When a NASA spacecraft made its first full orbit around Jupiter, a University of Iowa instrument on board recorded haunting sounds befitting the Halloween season.
The UI instrument was listening to Jupiter’s auroras, light shows similar to the northern and southern lights on Earth but on a vastly larger scale. The radio emissions cast by Jupiter’s auroras were recorded by the UI instrument, called Waves, as the Juno spacecraft traveled about 2,600 miles above Jupiter’s swirling clouds. Those emission recordings were then converted into sound files by UI engineers.
The emissions from Jupiter were discovered in the 1950s but had never been analyzed from such a close vantage point, according to NASA.
“Jupiter is talking to us in a way only gas-giant worlds can,” says Bill Kurth, research scientist at the UI and co-investigator for Waves. “Waves detected the signature emissions of the energetic particles that generate the massive auroras that encircle Jupiter’s north pole. These emissions are the strongest in the solar system. Now we are going to try to figure out where the electrons that are generating them come from.”
UI Waves team members—Kurth, professor Don Gurnett, associate research scientist George Hospodarsky, and post-doctoral researcher Masafumi Imai—were attending a Juno scientific meeting in late August when data rolled in from Juno’s first close flyby of Jupiter, known as Perijove 1. It was a big moment, the first up-close sampling of the auroras generated by the largest planet in our solar system.
“Most of the space missions I’ve been involved in, you go someplace for the first time…everyone has a preconceived notion of what you might detect,” Kurth says, “but the details are waiting to be discovered. The details are kind of like a puzzle, and when you begin to put these pieces together, the physics behind it, you understand better.”
The scientists want to learn how electrons and ions are accelerated along magnetic field lines above Jupiter to eventually collide with the atmosphere, creating the bursts of light that become the auroras. To do that, the Waves instrument will sample plasma waves along different segments in the magnetic field lines with each of its orbits around Jupiter.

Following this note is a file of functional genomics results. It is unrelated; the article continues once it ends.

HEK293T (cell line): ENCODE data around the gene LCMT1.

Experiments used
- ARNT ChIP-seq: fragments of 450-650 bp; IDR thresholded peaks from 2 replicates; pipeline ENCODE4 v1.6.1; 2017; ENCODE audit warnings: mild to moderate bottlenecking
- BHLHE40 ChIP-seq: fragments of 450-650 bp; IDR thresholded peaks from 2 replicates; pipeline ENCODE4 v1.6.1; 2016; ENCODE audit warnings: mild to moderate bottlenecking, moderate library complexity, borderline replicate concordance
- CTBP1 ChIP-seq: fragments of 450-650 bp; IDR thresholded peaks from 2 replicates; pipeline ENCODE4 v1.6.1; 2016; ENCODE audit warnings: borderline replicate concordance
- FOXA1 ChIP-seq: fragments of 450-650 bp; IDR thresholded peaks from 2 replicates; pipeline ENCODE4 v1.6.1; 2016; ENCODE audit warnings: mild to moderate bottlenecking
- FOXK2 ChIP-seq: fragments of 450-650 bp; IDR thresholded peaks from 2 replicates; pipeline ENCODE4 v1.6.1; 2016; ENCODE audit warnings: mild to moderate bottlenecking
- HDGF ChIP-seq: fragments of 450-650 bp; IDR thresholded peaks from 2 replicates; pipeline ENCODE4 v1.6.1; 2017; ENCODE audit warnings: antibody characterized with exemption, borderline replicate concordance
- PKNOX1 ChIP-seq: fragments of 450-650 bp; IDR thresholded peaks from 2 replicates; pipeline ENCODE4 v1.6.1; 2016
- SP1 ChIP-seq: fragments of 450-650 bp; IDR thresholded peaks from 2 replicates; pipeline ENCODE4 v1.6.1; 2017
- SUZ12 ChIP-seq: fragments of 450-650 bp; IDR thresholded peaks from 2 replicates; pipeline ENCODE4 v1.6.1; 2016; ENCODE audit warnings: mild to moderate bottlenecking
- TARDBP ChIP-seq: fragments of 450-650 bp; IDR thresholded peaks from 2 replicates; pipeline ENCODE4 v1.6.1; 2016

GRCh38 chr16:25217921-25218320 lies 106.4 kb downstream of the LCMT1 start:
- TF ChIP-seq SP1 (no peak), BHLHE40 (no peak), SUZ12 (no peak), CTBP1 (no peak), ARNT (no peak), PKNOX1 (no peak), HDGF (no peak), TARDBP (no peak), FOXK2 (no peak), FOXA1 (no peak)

Kurth likens plasma to a stringed instrument. “If you pluck a string on a violin, the string vibrates,” he says. “The vibrating string is like the plasma itself; in the plasma it is the charged particles that are moving.”
Yet those radio waves can’t be heard. Instead, they need to be “downshifted” to the audio range, Kurth says, and then compressed to turn multiple hours of measurements into an abbreviated soundtrack that captures the greatest hits, so to speak. This translation is performed by UI senior engineering associate Don Kirchner.
“We like to listen to them. We figure if we like to listen to them, others will too,” Kurth says.
A camera aboard the spacecraft captured high-resolution views of the Jovian atmosphere and the first glimpse of Jupiter’s north and south poles.
The Aug. 27 flyby was the closest the Juno spacecraft will get to Jupiter. Thirty-five more close flybys are planned during Juno’s mission, which is scheduled to end in February 2018.
The UI scientists can’t wait to learn what’s next from Waves’ next measurement, which will happen on Nov. 2.
“It just kind of whets our appetite for what to expect,” Kurth says.